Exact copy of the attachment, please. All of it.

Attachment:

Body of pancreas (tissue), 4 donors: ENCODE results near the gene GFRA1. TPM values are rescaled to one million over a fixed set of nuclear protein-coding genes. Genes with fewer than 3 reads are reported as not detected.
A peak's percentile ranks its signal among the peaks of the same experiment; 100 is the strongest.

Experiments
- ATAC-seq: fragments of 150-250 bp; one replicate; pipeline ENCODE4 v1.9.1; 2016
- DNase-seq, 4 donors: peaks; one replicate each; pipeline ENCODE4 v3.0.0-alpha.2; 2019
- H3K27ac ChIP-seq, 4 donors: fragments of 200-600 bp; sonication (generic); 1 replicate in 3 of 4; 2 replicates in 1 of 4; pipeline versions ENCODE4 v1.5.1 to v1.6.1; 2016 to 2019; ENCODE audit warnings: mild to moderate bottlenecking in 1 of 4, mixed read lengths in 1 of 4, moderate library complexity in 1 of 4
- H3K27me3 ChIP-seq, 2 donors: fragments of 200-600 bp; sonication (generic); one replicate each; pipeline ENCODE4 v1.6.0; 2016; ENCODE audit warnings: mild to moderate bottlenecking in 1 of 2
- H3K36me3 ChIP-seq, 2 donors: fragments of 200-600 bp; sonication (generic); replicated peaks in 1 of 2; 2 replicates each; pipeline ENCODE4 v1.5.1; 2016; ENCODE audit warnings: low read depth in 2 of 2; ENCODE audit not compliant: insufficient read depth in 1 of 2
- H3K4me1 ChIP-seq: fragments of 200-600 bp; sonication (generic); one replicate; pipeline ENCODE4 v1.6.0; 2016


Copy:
Body of pancreas (tissue), 4 donors: ENCODE results near the gene GFRA1. TPM values are rescaled to one million over a fixed set of nuclear protein-coding genes. Genes with fewer than 3 reads are reported as not detected.
A peak's percentile ranks its signal among the peaks of the same experiment; 100 is the strongest.

Experiments
- ATAC-seq: fragments of 150-250 bp; one replicate; pipeline ENCODE4 v1.9.1; 2016
- DNase-seq, 4 donors: peaks; one replicate each; pipeline ENCODE4 v3.0.0-alpha.2; 2019
- H3K27ac ChIP-seq, 4 donors: fragments of 200-600 bp; sonication (generic); 1 replicate in 3 of 4; 2 replicates in 1 of 4; pipeline versions ENCODE4 v1.5.1 to v1.6.1; 2016 to 2019; ENCODE audit warnings: mild to moderate bottlenecking in 1 of 4, mixed read lengths in 1 of 4, moderate library complexity in 1 of 4
- H3K27me3 ChIP-seq, 2 donors: fragments of 200-600 bp; sonication (generic); one replicate each; pipeline ENCODE4 v1.6.0; 2016; ENCODE audit warnings: mild to moderate bottlenecking in 1 of 2
- H3K36me3 ChIP-seq, 2 donors: fragments of 200-600 bp; sonication (generic); replicated peaks in 1 of 2; 2 replicates each; pipeline ENCODE4 v1.5.1; 2016; ENCODE audit warnings: low read depth in 2 of 2; ENCODE audit not compliant: insufficient read depth in 1 of 2
- H3K4me1 ChIP-seq: fragments of 200-600 bp; sonication (generic); one replicate; pipeline ENCODE4 v1.6.0; 2016